FE colleges could do more with stronger student union lobbying power

(Title Image: Wales Online)

Here’s a round-up of questions to the Education Minister, Kirsty Williams (Lib Dem, Brecon & Radnor).

Giving FE students a stronger voice

Bethan Sayed AM (Plaid, South Wales West) asked about support for students’ mental health. While at university level it’s funded to the tune of £2million extra this year, further education colleges received just an additional £175,000 despite there being more FE college students. Student unions often played a key role in lobbying for extra funding.

“One of the reasons universities put forward or campaigned for money for mental health initiatives was due to the work that the NUS did in part of that process working with the Government on it….I was a former sabbatical officer at Aberystwyth University, so I saw and implemented those particular policies. But many in FE are still not experiencing that student voice or are not able to access that student voice as much as their higher education peers.”
– Bethan Sayed AM

The Minister told her that discussions with Colegau Cymru on this issue were ongoing. There were also examples of good work within some FE colleges that have effective student unions. Student voices are expected to be strengthened in a forthcoming post-compulsory education Bill.

Shadow Minister taken to school

Shadow Skills Minister, Mohammad Asghar AM (Con, South Wales East), asked what seemed to be a reasonable enough question on teachers’ workloads. Last year, an independent panel said it could only be addressed by looking at the wider issue of how schools schedule work and the school day itself – more or less unchanged since Victorian times. He thought it might be worth setting up a commission to look at it.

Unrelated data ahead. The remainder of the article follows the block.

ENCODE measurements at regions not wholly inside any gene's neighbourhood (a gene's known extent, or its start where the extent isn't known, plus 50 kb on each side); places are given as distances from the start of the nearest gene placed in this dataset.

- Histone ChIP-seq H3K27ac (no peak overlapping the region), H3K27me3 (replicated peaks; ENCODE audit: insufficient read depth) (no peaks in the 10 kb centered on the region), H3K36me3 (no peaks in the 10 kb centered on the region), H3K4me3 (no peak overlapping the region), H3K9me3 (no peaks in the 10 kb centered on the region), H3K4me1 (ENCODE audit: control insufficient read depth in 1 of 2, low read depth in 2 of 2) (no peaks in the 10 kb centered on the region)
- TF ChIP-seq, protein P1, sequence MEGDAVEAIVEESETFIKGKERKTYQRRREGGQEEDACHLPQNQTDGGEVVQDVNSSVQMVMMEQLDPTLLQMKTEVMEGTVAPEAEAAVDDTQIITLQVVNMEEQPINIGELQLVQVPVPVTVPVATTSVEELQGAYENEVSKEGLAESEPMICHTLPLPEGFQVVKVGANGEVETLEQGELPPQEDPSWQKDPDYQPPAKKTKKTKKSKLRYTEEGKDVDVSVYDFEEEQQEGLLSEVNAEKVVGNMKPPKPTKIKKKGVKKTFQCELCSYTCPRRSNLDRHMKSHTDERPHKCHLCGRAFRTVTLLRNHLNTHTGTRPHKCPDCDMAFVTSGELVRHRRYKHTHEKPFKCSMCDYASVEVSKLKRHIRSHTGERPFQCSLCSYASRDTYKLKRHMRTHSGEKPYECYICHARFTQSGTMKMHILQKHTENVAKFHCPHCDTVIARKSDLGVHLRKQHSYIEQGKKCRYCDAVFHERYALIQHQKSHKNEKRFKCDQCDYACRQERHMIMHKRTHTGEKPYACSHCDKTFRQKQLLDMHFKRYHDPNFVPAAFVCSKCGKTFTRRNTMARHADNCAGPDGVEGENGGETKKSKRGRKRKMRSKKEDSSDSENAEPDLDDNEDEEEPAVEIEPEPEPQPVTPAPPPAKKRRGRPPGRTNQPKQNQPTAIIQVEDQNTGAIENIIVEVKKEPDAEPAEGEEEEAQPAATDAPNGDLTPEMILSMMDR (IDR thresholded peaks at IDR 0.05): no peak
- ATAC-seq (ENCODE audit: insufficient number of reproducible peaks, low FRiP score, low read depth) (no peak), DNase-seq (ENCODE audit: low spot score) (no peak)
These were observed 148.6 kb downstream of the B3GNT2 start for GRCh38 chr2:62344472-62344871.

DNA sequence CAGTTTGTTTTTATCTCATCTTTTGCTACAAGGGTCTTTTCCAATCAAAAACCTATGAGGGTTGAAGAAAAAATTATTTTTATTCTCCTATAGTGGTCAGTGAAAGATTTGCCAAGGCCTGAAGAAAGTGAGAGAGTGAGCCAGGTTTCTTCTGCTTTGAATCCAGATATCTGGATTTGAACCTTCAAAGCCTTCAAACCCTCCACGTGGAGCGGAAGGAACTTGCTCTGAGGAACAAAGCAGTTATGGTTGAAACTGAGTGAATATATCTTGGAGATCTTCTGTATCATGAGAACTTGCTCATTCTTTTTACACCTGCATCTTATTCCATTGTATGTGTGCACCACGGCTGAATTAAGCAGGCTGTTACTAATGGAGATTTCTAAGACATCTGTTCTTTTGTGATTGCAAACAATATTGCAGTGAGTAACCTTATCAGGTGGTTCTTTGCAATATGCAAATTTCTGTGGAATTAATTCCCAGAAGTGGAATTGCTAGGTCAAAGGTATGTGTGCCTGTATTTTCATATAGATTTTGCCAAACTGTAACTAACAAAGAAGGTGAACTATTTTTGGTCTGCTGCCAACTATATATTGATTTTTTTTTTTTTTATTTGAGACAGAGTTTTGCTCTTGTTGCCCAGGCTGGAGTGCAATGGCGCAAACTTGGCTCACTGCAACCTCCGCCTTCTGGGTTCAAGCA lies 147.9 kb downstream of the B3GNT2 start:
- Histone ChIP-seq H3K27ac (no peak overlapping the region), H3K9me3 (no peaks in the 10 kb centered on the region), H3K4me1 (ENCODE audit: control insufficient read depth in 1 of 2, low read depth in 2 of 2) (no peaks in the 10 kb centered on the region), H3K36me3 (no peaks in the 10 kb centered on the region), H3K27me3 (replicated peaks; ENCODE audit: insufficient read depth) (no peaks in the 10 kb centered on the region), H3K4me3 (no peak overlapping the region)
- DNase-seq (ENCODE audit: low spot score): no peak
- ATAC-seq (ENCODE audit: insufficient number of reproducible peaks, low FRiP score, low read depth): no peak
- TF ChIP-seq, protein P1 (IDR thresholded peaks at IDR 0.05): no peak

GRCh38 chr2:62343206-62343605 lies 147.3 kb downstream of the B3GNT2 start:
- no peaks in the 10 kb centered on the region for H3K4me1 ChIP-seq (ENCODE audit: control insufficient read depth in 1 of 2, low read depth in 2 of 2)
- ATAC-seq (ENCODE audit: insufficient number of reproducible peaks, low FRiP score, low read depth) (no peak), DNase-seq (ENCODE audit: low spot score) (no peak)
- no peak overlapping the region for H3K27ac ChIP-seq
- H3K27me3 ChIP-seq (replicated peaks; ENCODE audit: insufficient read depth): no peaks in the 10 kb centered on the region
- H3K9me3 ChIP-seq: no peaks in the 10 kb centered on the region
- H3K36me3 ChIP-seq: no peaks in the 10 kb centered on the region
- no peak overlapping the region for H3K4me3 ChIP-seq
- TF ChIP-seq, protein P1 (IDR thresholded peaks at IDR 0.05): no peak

It seems though that the Shadow Minister didn’t do his homework.

“I have to say, Presiding Officer, it would be helpful if the Member could keep up. That commission was established several months ago under the chairmanship of Mick Waters. It includes headteachers from Wales and school governors from Wales as well as independent experts outside the Welsh education system.”
– Education Minister, Kirsty Williams

When Mohammad Asghar moved on to the issue of school funding and providing cash directly to schools, the Education Minister brushed it off by saying it would help if UK Government austerity ended.

Education to prevent homelessness

David Melding AM (Con, South Wales Central) asked about what information and education is offered to young people to prevent homelessness. With the Youth Parliament recently calling for better teaching of “life skills”, he added that “the skill of keeping a tenancy going, and the skill of knowing where to go for help when things break down is an essential one”.

Leanne Wood AM (Plaid, Rhondda) believed the only way to change attitudes and misconceptions about homelessness and homeless people was education and she suggested homeless people’s experiences should be used to inform young people.

The Minister was clear that homelessness required an approach across all public services, with youth services taking the lead within education.

Not being in education, training or employment was often a “warning sign” of a young person in danger of becoming homeless, so it was important to encourage good attendance. She also expects the new curriculum to be flexible enough to allow students to meet and discuss issues with people who have direct experience of them.

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